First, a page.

- the association of Shinto Shrines strongly criticized Korea’s resistance to normalize relation with Japan as a continuation of its fierce nationalism, and to use memories of earlier conflicts to drum up anti-Japanese feeling which should be directed toward the US as the real culprit of the postwar order in Asia. (205)

- China renounced demands for reparations. It declared that in the interest of the friendship between the Chinese and the Japanese people, it renounced its demand for war reparation from Japan. In striking contrast to the Japan-South Korea peace treaty seven years before, Tanaka’s China diplomacy elicited no significant protest in either country. The treaty ushered in a China boom in Japan in the 1970s. The popular criticism of Japan appeared only in the 1980s and 1990s when China developed a market economy that gave rise to an increasingly vibrant civil society and less controlled local press. (212)

- CCP national memory constructed a ‘victor narrative’: they were the heroic communist survivors who liberated their country. This narrative had little room for Chinese victims of Japanese aggression. Furthermore, it was noted that in China more peasant had died during the great famine in the 1950s and the Cultural Revolution than in the hands of the Japanese during the anti-Japanese war. (213)

-the complexity of war memory within the framework of the postwar Japanese nation-state appeared greater in the late 1960s than ever before. Questions of national identity, diplomatic relations with other Asian countries, and even nation’s territory issues became important anchors for negotiating conflicting lessons and legacies of the past, in addition to the perennial contention concerning the war dead, Shinto shines, and the contents of history education. (222)

- in the following two decades, the most intense battles over war memory centered on ‘official memory’ and its default custodian, the state, in the highly public controversies about the state of Yasukuni Shrine and the contents of history textbooks.(225)

(to be continued)

2016年8月11日 星期四

War Memory and Social Politics in Japan, 1945-2005

Recently I have read the following book. Its main points in chapters 3 to 5 are:

Book title: Seraphim, Franziska. 2006. War Memory and Social Politics in Japan, 1945-2005. Cambridge, Mass.: Harvard University Asia Center.

Main points:
Ch. 3-  while the Shintoists and the war-bereaved families tried to regain the economic lost because of the war defeat, the Japan teachers’ union tried to undo the war itself, picking up the union movement of the 1920s and vowing to complete Japan’s democratic revolution. (86)

- the rapid rise of the teachers’ union movement in the early postwar years was an integral part of the so called ‘the politics of democratic revolution’. The revolution began at a time when the term ‘war responsibility’ appeared widely in public debates. It suggested a broad consensus among the liberal left that the catastrophe of war had structural roots in the wartime ‘system’, usually labeled as either feudal or fascist. And that a radical transformation of society was necessary in order to achieve a complete break with wartime thought and practice. (88) One of their goals was to promote core democratic values such as individual autonomy and political consciousness and participation. (88)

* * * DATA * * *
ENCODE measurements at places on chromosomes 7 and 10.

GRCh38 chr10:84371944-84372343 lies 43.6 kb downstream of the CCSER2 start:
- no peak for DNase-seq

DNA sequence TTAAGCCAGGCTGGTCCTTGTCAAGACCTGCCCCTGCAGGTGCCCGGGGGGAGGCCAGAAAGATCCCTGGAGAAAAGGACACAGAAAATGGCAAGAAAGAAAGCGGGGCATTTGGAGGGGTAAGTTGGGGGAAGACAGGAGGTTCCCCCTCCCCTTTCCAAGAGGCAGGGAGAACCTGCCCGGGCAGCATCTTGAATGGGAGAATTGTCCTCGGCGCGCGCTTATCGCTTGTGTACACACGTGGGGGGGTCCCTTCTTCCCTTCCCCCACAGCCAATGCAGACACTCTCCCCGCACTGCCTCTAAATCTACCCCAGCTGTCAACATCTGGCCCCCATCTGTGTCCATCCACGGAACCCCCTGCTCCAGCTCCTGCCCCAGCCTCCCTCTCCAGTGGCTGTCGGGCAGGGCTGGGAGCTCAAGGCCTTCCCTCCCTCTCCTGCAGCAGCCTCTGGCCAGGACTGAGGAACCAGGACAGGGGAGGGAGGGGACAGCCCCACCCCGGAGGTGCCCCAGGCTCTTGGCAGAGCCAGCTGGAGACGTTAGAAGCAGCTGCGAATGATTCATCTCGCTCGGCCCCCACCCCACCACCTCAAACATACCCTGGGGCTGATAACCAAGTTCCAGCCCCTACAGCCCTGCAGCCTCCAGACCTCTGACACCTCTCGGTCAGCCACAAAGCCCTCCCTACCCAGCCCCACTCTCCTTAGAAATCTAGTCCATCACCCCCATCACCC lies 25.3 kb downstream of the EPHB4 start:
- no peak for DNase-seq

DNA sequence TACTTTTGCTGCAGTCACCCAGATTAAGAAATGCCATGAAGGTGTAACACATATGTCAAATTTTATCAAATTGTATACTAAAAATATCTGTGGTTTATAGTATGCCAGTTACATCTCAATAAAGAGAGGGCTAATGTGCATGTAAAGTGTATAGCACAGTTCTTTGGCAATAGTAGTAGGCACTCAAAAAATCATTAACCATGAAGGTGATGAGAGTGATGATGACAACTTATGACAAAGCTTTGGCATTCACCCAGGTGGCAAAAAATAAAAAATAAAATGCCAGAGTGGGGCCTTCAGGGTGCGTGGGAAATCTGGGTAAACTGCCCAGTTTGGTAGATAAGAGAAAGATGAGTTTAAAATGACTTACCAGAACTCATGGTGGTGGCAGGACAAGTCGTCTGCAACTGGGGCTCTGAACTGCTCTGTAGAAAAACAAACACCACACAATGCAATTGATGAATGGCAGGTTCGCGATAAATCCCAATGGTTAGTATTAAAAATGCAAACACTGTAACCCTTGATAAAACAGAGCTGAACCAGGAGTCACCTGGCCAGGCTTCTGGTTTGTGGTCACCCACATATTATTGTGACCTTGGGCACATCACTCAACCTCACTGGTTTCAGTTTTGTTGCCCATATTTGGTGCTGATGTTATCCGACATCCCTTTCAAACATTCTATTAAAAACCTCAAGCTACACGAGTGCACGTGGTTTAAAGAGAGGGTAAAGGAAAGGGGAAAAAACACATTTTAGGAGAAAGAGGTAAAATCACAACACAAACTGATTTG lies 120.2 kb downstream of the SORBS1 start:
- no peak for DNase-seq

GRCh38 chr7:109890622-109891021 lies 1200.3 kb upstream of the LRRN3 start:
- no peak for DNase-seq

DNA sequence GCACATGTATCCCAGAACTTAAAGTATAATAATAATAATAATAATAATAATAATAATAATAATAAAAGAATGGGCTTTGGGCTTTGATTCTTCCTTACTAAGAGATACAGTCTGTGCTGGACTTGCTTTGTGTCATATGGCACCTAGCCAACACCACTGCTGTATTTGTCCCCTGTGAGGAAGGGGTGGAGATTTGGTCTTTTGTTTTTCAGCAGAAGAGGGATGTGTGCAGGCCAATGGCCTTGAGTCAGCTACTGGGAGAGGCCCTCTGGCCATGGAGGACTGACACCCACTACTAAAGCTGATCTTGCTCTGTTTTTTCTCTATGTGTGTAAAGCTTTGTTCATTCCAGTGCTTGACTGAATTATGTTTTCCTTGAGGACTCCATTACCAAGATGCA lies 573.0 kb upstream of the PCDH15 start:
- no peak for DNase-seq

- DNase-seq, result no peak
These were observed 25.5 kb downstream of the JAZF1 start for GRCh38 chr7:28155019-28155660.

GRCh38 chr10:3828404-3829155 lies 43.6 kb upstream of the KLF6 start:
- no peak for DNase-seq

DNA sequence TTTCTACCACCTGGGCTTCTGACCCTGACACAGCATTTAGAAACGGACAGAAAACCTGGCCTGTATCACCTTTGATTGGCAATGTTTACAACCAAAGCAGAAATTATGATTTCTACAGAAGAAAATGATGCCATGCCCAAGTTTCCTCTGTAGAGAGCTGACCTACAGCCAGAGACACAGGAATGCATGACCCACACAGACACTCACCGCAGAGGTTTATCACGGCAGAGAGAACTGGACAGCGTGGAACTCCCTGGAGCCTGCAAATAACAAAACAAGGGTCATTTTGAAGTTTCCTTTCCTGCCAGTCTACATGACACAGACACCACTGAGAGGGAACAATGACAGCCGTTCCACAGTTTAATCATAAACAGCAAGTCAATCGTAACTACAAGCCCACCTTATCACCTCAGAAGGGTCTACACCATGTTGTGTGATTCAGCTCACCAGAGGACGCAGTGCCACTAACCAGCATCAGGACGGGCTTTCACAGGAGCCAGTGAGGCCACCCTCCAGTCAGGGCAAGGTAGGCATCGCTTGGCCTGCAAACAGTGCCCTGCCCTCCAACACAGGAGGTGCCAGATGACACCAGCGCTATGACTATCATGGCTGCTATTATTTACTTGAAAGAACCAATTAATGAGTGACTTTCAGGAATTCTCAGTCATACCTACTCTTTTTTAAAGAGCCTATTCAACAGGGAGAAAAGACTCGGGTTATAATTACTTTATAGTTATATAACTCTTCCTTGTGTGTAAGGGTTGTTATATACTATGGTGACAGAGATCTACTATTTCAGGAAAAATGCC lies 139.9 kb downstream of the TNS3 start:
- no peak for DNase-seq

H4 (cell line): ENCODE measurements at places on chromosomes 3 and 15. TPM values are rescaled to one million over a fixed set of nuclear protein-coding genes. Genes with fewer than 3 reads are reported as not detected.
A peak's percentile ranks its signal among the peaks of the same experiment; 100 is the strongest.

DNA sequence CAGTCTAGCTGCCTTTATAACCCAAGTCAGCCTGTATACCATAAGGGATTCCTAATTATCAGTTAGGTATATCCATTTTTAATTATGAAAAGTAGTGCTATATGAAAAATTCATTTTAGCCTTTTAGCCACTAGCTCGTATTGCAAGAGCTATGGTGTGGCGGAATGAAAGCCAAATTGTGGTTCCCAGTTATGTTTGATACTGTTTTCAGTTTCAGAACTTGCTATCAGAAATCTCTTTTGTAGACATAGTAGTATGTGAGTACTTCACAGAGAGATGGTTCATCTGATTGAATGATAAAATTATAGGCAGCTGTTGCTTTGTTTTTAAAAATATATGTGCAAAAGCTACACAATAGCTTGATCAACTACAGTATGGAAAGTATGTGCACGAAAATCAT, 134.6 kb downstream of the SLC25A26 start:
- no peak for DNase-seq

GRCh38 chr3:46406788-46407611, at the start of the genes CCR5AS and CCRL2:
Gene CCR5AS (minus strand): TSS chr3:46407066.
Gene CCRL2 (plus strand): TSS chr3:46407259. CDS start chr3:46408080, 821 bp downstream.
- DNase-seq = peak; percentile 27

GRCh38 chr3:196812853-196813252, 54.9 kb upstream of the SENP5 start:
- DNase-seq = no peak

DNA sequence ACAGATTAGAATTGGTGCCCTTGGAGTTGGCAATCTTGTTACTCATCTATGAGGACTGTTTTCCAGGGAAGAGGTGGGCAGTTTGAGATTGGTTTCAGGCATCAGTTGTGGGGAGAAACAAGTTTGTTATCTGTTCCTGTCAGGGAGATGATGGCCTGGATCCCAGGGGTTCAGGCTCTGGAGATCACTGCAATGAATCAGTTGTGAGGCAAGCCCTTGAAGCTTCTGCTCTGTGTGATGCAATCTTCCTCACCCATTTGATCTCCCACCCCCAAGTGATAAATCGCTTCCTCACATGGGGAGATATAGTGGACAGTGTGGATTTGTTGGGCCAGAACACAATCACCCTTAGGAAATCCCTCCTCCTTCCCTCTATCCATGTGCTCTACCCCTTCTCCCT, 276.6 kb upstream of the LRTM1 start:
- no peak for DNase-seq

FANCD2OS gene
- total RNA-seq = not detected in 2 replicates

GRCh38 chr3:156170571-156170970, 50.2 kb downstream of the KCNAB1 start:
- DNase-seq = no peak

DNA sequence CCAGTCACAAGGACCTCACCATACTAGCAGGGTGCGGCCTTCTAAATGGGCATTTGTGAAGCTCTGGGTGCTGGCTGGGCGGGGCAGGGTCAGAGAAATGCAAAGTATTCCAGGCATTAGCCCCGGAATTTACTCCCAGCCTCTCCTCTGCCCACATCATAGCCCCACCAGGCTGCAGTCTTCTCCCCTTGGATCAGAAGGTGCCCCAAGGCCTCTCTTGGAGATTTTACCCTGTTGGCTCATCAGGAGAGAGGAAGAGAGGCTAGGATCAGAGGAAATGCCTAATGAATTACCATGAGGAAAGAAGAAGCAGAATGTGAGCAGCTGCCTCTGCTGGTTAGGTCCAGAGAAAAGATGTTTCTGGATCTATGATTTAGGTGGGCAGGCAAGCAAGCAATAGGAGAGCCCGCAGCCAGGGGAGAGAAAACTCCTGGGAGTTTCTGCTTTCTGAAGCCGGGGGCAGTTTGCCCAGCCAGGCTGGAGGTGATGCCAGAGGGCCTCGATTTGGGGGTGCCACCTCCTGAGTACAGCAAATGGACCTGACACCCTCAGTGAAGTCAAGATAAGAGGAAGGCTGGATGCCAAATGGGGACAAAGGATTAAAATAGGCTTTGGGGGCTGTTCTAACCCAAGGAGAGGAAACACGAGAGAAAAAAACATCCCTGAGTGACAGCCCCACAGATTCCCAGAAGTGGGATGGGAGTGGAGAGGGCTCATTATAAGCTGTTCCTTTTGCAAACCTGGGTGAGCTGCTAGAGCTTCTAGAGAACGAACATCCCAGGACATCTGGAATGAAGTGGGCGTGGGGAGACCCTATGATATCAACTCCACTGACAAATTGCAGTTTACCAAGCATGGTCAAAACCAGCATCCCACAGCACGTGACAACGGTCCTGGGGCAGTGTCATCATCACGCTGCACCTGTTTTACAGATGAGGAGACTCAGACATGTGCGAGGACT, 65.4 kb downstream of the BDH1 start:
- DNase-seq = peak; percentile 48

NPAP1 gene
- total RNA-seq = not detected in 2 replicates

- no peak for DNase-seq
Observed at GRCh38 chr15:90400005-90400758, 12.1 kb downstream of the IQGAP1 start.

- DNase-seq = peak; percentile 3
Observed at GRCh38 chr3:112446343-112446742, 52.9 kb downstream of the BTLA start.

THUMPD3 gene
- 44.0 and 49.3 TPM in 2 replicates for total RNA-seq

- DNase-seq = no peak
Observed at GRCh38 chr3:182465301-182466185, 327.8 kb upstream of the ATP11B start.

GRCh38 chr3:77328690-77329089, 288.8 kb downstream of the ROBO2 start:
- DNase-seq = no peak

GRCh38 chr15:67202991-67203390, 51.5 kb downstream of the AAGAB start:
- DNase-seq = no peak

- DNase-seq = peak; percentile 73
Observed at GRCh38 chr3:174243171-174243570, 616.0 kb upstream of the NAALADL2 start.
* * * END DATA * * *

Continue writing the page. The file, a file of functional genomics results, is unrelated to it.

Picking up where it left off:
- of crucial important to the emergence of the teachers’ union was in 1945, it got the mutual tolerance and even support of the Japan Communist Party and the occupation authorizes.(89) The need to be able to bargain for higher wages and benefits most clearly defined the teacher’s union as a special interest group.(94)

- in tandem with social scientists and literary critics debating ‘war responsibility’, teachers active in the union said the war time social structure as a typical pre-modern system that was fascism . Whether be it feudal or fascist, it lacked the notion of individual responsibility. (96)

- the struggle against the state bureaucracy had become not only a matter of political fact but one of principle.(99) The principle of resistance often took precedence over issues of substance. For example the local boards of education and textbooks became the ground for the struggle. (99)

- even if the Teachers Union and the Assn. of Shinto Shrines appeared diametrically opposed to each other on issues such as the Emperor system, they shared a similar view of wartime bureaucracy as excessively controlling and harmful to their interest. The Assn. of War-bereaved families, in contrast, campaigned for the revival of wartime bureaucratic support.  Shrine Shintoists lobbied for government support, whereas the Teacher’s Union opposed the government. (106)

- Ch. 4 -an eclectic group of people with ties to China formed a movement to ‘set the grand stage of Japanese-Chinese friendship’ by promoting cultural and economic exchanges.(108) The sentiment of remorse and atonement for specific Japanese war crimes was central to the establishment of the Japan-China Friendship Association. (110)

- the Japanese government had no independent foreign policy. It made clear that it regarded the reparation program as a way to build up East Asian trade rather than as compensation for the war damages. This Friendship Association saw it as evasion of responsibility. (114) US quoted the lesson of WWI in Europe, suggesting that the crippling indemnities imposed on Germany had led to Hitler’s rise. (114)